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Posted: 3/16/2006 10:36:39 PM EDT
[Last Edit: 3/16/2006 10:37:07 PM EDT by ffhounddog]
I am currently in SWA and I have seen how the people here put religion above the good of the people or above common sense. Why is the US Govt wanting to impose christian values on all the US? I have read the bill of rights and it basically says I can believe in anything I want if I am a devil worshiper I can worship the devil, if I am Islamic I can practice Islam (not Islamic law) thats not Us law. After seeing what can happen if you let religion go against commen sense it has made me look at things in multiple percpective's.
I just want to know why Bush and Ashcroft want to impose the 10 commandments on me. So if someone kills my dog who I think as a kid I can kill their dog or a their kid if they dont have a dog. I think there is a place for religion and a place for work. Moral values is different that Relgious values because some religons do not have moral religious values. Please dont kill me for bringing this up just seeing what can happen has made me start to think.
Link Posted: 3/16/2006 10:36:59 PM EDT
Simple, because republicans are in office.
Link Posted: 3/16/2006 10:40:28 PM EDT

Originally Posted By Tim84K10:
Simple, because republicans a bible thumping "born again" christian is in office.



Link Posted: 3/16/2006 10:40:34 PM EDT
Example of the religous laws currently being voted on in congress please..... or just being sponsored would be fine.
Link Posted: 3/16/2006 10:48:19 PM EDT
[Last Edit: 3/16/2006 10:52:44 PM EDT by Chairborne]

Originally Posted By Myke:
Example of the religous laws currently being voted on in congress please..... or just being sponsored would be fine.




S.D. Abortion Bill Takes Aim at 'Roe'
Senate Ban Does Not Except Rape, Incest

By Evelyn Nieves
Washington Post Staff Writer
Thursday, February 23, 2006; A01

South Dakota lawmakers yesterday approved the nation's most far-reaching ban on abortion, setting the stage for new legal challenges that its supporters say they hope lead to an overturning of Roe v. Wade .

The measure, which passed the state Senate 23 to 12, makes it a felony for doctors to perform any abortion, except to save the life of a pregnant woman. The proposal still must be signed by Gov. Mike Rounds (R), who opposes abortion.

The bill was designed to challenge the Supreme Court's ruling in Roe , which in 1973 recognized a right of women to terminate pregnancies. Its sponsors want to force a reexamination of the ruling by the court, which now includes two justices appointed by President Bush.

"The momentum for a change in the national policy on abortion is going to come in the not-too-distant future," said Rep. Roger W. Hunt, a Republican who sponsored the bill. To his delight, abortion opponents succeeded in defeating all amendments designed to mitigate the ban, including exceptions in the case of rape or incest or the health of the woman. Hunt said that such "special circumstances" would have diluted the bill and its impact on the national scene.

Kate Looby, director of Planned Parenthood of South Dakota, which plans to immediately challenge the ban, said that while she was not surprised, she was still a "little shocked" by the vote. "Clearly, this is a devastating day for the women of South Dakota," she said. "We fully expected this, yet it's still distressing to know that this legislative body cares so little about women, about families, about women who are victims of rape or incest."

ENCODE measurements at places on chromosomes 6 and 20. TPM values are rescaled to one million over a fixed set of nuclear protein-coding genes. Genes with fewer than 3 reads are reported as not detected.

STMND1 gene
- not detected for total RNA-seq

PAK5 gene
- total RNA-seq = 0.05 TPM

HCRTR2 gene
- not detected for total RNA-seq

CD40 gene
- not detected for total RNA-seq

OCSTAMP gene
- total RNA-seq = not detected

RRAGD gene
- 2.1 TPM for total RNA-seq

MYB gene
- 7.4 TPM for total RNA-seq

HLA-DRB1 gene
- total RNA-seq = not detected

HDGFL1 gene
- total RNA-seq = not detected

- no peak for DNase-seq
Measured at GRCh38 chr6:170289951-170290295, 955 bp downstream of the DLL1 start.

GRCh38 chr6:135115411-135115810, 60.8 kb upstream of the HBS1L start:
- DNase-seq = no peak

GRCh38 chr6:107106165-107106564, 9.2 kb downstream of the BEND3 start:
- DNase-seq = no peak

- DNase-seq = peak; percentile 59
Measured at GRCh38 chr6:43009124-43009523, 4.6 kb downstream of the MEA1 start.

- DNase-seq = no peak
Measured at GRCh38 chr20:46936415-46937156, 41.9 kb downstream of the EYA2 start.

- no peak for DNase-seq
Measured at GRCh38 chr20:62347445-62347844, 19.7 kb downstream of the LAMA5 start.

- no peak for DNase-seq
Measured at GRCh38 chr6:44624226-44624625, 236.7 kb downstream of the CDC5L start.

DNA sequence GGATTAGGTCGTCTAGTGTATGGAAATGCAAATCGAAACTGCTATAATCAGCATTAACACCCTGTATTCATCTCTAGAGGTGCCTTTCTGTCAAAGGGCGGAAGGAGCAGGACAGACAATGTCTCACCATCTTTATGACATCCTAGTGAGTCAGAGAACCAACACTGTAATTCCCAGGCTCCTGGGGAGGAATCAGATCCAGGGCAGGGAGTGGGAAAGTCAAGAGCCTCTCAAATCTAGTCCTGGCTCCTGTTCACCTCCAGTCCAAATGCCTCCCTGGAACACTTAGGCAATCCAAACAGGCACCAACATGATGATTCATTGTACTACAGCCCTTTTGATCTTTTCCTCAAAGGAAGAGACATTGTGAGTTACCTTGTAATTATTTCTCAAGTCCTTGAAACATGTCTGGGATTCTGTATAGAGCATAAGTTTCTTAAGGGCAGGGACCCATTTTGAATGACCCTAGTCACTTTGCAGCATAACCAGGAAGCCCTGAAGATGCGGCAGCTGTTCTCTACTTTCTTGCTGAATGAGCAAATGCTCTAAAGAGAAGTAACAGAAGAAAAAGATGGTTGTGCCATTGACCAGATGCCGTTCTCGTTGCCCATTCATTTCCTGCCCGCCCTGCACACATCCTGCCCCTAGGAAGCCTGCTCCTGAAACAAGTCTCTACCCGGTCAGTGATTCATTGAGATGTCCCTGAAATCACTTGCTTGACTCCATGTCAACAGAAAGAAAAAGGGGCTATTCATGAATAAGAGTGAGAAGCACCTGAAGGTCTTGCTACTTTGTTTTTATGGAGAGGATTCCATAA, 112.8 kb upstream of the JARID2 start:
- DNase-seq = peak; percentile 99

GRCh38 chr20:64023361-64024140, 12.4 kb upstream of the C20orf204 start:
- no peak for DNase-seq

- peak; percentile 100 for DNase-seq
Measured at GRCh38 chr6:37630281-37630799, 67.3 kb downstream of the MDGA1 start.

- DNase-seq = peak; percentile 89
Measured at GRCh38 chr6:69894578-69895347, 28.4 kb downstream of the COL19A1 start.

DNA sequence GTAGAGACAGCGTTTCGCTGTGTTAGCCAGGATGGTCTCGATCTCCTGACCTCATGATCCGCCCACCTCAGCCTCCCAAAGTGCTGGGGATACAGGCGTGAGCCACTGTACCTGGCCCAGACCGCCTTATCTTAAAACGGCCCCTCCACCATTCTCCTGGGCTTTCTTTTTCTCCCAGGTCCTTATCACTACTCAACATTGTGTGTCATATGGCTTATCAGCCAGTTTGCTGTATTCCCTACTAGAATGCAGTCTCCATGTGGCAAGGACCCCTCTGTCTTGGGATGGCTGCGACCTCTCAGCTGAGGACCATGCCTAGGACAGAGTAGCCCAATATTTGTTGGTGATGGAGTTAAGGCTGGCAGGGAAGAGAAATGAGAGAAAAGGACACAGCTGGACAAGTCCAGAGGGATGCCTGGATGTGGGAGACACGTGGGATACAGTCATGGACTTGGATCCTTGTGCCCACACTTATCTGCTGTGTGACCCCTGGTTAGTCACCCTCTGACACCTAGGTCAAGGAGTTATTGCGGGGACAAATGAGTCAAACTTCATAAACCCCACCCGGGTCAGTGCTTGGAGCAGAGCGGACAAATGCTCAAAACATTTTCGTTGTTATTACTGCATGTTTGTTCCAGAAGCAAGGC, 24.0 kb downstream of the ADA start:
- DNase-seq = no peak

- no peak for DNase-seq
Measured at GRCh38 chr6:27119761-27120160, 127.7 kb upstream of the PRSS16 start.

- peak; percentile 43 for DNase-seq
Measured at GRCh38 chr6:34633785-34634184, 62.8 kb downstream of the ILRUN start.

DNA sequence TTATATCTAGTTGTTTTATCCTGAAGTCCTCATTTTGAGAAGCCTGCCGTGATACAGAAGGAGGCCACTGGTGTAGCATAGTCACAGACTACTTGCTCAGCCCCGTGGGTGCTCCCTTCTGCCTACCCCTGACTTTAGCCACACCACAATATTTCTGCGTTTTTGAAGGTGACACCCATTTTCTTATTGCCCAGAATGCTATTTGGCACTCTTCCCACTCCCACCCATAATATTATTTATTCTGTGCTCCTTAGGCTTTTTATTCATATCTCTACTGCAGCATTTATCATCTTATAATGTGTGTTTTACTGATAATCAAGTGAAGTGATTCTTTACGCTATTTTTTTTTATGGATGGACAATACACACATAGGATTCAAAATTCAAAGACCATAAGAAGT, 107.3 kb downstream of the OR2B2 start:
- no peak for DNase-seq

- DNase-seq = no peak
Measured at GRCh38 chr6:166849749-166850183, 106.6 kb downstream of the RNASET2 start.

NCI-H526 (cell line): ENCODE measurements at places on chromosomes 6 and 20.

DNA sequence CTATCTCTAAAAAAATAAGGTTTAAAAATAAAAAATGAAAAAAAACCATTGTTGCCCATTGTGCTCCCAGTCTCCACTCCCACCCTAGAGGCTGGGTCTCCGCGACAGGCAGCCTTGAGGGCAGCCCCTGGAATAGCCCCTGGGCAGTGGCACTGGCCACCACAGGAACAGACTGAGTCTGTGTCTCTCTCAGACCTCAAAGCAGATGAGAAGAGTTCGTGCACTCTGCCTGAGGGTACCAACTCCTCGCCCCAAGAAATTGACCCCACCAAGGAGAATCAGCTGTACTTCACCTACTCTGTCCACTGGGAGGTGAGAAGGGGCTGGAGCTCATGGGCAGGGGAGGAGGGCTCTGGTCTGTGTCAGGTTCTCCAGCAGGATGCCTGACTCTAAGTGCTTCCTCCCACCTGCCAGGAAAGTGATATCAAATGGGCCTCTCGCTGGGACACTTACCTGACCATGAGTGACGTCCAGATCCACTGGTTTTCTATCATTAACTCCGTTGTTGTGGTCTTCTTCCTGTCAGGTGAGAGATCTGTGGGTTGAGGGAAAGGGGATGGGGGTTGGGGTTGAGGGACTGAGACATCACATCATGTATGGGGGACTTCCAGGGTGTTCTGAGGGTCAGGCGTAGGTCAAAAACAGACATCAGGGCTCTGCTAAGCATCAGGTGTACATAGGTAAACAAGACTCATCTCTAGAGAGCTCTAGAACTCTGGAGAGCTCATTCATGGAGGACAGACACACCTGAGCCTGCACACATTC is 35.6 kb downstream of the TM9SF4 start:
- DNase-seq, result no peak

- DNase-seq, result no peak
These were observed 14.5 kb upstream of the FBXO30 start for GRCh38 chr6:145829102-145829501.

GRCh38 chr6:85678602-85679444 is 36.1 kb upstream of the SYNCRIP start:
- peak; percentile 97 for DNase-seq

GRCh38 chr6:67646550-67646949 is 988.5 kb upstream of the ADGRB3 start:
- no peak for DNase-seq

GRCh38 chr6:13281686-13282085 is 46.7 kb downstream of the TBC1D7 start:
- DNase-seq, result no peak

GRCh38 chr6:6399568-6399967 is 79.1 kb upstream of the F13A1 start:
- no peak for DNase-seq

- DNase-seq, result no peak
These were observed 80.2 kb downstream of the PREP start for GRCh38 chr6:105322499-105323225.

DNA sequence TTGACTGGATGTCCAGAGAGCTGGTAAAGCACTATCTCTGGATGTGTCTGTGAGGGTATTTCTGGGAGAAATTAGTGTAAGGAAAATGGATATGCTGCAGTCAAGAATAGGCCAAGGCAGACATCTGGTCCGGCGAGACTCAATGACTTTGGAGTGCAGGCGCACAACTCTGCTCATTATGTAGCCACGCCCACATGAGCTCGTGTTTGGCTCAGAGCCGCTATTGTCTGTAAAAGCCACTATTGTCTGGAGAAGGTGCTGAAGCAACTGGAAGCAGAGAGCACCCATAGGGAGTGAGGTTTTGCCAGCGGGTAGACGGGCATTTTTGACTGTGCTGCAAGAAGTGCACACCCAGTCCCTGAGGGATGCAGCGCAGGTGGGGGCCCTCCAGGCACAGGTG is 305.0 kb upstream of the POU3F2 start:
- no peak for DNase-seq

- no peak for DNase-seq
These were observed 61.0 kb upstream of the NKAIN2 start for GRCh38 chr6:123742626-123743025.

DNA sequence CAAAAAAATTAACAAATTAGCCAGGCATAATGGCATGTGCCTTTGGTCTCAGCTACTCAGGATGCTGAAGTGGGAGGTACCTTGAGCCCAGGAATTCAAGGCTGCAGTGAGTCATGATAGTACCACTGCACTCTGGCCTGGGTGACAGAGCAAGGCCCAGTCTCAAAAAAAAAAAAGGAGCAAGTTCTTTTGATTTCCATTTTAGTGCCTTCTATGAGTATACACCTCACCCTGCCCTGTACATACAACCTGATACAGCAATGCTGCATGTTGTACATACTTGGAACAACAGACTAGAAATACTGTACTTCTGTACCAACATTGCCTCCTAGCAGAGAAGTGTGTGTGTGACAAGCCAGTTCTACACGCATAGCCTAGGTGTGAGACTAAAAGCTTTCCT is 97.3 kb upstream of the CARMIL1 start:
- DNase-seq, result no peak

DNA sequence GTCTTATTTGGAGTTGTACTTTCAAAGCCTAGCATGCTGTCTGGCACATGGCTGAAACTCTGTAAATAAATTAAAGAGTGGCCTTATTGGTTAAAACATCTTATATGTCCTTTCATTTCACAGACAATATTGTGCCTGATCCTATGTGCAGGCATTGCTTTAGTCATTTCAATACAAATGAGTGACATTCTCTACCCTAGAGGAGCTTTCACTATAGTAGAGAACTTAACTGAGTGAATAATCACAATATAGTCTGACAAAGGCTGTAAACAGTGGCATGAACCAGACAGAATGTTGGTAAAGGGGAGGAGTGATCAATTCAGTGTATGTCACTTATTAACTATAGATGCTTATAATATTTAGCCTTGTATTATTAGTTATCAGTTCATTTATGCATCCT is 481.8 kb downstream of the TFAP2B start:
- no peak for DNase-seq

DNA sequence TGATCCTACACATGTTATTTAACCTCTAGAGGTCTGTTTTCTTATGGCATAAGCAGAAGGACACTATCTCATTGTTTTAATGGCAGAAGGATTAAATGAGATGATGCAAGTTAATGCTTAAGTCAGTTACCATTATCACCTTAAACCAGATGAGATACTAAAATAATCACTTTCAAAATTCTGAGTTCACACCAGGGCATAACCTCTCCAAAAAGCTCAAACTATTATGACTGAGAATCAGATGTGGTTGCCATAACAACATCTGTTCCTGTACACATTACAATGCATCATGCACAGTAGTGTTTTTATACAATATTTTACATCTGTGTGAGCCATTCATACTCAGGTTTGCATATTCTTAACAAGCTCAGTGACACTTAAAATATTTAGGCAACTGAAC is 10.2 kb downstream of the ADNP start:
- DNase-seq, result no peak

National abortion rights organizations said the South Dakota vote has set the stage for a new fight to keep abortion legal at the federal level and in the states. "When you see them have a ban that does not include exceptions for rape or incest or the health of the mother, you understand that elections do matter," said Nancy Keenan, president of NARAL Pro-Choice America. "We will be very active in '06 and in '08 in electing candidates that represent the views of most Americans."

The antiabortion movement has focused primarily in recent years on a state-by-state effort to enact restrictions on access to abortion, including pushes for parental-notification laws and waiting periods before the procedure may be performed. A 1992 Supreme Court decision again affirmed a right to abortion in a Pennsylvania case, known as Planned Parenthood v. Casey , that said states cannot put an "undue burden" on women getting access to abortions.

Not all antiabortion groups agreed with the South Dakota supporters' effort to directly challenge Roe .

"If you're just reading the law as it stands now, South Dakota's law doesn't really stand any chance under Roe or Casey . I have to agree with those who think it's remote," said Chuck Donovan, executive vice president of the Family Research Council and a former lobbyist for the National Right to Life Committee.

He said there is not a consensus for a national approach to finding a way to overturn Roe . "There are lots of voices out there and nobody has a single strategy, so South Dakota has stepped in to fill that void," Donovan said.

Still, some abortion opponents are more confident than they have ever been that Roe could be overturned with two new conservative members of the high court, Chief Justice John G. Roberts Jr. and Justice Samuel A. Alito Jr. Roberts has not publicly expressed his view on abortion rights. Alito opposed Roe as a young Reagan administration lawyer and had a mixed record on abortion rights while a federal appeals court judge.